75. The Respondent State advances several arguments against the authors of the communication to justify the basis of the decision to dissolve the UFD/EN, in particular:
  • The fact that the activities of and positions taken by the leaders of this party constituted a threat to the fundamental interests and image of the country;
  • The fact that certain actions and declarations by the party appear to be meant to incite Mauritanians to intolerance and violence;
  • The fact that some of its members were involved in activities geared towards pushing people to disobedience and disorder thereby endangering public peace and security.
76. According to the interpretation given by the African Commission to freedom of expression and to the right of association as defined in the African Charter, States have the right to regulate, through their national legislation, the exercise of these two rights. Articles 9(2), 10(1), 13(1) of the African Charter all specifically refer to the need to respect the provisions of national legislation in the implementation and enjoyment of such rights. In this particular case, the relevant provisions of Mauritanian laws that had been applied are Article 11 and Article 18 of the Constitution and Articles 4, 25 and 26 of the Decree 91-024 of the 25th July 1991 relative to political parties.
77. However these regulations should be compatible with the obligations of States as outlined in the African Charter6. In the specific case of the freedom of expression that the African Commission considers as “a fundamental human right, essential for the development of the individual, for his political awareness and his participation in public affairs”7. A recent decision8 clearly delineated that the right of States to restrain, through national legislation, the expression of opinions did not mean that national legislation could push aside entirely the right to expression and the right to express one’s opinion. This, in the Commission’s view, would make the protection of this right inoperable. To allow national legislation to take precedence over the Charter would result in wiping out the importance and impact of the rights and freedoms provided for under the Charter. International obligations should always have precedence over national legislation, and any restriction of the rights guaranteed by the Charter should be in conformity with the provisions of the latter.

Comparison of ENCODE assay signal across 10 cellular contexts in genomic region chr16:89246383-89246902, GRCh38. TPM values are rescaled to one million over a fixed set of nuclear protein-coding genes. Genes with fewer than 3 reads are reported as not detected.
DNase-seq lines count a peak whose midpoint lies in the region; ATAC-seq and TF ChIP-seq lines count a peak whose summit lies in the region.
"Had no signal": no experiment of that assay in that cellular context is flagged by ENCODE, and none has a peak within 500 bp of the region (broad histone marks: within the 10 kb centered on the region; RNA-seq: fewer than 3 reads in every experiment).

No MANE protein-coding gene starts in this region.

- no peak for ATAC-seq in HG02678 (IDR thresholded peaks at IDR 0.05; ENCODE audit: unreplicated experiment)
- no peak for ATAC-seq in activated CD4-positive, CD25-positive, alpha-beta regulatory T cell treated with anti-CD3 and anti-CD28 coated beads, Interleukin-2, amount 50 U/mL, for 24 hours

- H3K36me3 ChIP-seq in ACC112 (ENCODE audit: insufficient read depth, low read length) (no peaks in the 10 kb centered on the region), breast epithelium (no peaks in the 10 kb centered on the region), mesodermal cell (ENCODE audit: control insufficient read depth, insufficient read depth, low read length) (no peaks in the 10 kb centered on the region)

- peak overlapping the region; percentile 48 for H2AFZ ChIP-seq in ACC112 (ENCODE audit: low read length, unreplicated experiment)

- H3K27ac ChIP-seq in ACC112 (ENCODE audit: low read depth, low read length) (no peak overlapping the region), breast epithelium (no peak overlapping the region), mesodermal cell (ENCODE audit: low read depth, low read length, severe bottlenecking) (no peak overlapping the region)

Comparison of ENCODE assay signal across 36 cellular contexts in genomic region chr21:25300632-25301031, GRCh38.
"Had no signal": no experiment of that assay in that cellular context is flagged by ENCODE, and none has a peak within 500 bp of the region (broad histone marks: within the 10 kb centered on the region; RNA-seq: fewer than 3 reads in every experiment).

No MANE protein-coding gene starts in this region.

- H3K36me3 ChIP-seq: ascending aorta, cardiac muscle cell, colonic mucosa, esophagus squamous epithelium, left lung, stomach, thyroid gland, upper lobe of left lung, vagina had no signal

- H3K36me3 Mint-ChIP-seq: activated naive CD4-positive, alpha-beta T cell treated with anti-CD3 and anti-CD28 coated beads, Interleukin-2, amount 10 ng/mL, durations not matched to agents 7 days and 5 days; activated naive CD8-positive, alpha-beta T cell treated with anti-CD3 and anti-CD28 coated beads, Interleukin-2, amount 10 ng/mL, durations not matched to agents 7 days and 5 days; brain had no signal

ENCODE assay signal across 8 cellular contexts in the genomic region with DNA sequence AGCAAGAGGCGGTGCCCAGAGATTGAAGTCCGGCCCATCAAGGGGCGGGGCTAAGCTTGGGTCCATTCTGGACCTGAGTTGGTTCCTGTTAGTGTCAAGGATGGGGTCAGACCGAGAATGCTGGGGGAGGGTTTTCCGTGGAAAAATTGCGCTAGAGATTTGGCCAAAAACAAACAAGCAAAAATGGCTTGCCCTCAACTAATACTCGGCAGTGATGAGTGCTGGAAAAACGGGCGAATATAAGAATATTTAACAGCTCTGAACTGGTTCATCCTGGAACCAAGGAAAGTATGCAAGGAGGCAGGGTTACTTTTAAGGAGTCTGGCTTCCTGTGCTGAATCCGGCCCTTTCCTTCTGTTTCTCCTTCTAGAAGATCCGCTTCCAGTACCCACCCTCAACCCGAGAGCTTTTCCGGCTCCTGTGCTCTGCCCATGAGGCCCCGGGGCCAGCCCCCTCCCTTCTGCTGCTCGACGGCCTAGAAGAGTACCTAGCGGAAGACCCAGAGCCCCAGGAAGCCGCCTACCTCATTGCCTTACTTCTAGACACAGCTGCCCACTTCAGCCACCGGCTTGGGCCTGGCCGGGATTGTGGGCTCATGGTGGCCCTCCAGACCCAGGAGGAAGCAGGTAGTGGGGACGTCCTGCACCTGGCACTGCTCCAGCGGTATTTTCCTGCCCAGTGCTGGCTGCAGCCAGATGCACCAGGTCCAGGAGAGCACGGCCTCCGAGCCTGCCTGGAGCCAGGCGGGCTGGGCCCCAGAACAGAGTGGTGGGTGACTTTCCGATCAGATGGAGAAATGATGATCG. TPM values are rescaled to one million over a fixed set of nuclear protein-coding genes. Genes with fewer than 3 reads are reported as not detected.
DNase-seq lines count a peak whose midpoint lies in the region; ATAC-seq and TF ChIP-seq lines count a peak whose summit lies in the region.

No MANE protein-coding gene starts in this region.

78. For the African Commission the only legitimate reasons for restricting the rights and freedoms contained in the Charter are those stipulated in Article 27(2), namely that the rights “shall be exercised with due regard to the rights of others, collective security, morality and common interest”9 And even in this case the restrictions should “be based on legitimate public interest and the inconvenience caused by these restrictions should be strictly proportional and absolutely necessary for the benefits to be realised” 10
79. Furthermore, the African Commission requires that for a restriction imposed by the legislators to conform to the provisions of the African Charter, it should be done “with respect for the rights of others, collective security and common interest”11 that it should be based “on a legitimate public interest …and should be strictly proportional and absolutely necessary” to the sought after objective12 . And more over, the law in question should be in conformity with the obligations to which the State has subscribed in ratifying the African Charter13 and should not “render the right itself an illusion” 14
80. It is worthy of note that the freedom of expression and the right to association are closely linked because the protection of opinions and the right to express them freely constitute one of the objectives of the right of association. And this amalgamation of the two norms is even clearer in the case of political parties, considering their essential role for the maintenance of pluralism and the proper functioning of democracy. A political group should therefore not be hounded for the simple reason of wanting to hold public debates, with due respect for democratic rules, on a certain number of issues of national interest.